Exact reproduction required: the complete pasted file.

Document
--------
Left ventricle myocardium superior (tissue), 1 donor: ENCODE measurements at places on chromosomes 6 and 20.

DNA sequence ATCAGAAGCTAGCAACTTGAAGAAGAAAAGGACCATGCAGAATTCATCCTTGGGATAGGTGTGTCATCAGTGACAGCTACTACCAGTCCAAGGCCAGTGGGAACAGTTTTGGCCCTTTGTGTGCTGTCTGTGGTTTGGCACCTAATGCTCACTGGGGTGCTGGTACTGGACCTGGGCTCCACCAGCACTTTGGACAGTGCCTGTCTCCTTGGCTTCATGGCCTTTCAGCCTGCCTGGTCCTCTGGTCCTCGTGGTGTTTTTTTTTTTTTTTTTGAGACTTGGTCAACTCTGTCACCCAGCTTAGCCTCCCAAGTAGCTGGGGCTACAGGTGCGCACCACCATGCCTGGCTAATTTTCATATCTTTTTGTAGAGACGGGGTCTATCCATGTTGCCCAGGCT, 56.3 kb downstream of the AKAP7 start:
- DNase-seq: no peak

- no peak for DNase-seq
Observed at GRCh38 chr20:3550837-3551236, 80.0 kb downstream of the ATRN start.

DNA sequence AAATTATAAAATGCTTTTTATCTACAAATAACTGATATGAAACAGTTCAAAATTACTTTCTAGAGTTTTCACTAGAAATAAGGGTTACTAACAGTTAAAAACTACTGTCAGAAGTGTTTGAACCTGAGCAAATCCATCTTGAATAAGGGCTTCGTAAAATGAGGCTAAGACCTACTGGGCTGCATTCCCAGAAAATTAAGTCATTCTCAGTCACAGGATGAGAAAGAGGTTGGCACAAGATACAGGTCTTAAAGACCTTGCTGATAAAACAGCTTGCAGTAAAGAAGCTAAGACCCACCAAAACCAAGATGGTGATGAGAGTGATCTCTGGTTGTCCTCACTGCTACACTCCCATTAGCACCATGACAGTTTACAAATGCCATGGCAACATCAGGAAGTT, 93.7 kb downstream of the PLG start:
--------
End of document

Left ventricle myocardium superior (tissue), 1 donor: ENCODE measurements at places on chromosomes 6 and 20.

DNA sequence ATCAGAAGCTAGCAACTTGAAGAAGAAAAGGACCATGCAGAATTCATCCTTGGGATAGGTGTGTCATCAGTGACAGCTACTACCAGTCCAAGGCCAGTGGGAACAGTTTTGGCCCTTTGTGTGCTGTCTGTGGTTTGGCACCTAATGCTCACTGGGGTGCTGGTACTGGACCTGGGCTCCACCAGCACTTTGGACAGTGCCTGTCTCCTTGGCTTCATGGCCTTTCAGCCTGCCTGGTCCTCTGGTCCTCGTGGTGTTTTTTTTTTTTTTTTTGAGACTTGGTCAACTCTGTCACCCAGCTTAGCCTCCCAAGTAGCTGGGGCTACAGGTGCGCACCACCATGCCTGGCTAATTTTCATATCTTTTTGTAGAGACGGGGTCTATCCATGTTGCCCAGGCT, 56.3 kb downstream of the AKAP7 start:
- DNase-seq: no peak

- no peak for DNase-seq
Observed at GRCh38 chr20:3550837-3551236, 80.0 kb downstream of the ATRN start.

DNA sequence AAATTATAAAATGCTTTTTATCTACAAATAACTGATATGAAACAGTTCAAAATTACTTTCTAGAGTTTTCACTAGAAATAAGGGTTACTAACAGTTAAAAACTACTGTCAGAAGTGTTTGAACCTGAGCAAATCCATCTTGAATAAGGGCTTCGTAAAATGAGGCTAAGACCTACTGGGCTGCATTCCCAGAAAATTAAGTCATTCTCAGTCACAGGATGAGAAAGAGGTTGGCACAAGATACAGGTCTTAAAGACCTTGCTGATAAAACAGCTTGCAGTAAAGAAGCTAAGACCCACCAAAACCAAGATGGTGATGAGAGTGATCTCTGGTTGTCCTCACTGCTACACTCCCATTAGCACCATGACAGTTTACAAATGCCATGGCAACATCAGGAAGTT, 93.7 kb downstream of the PLG start: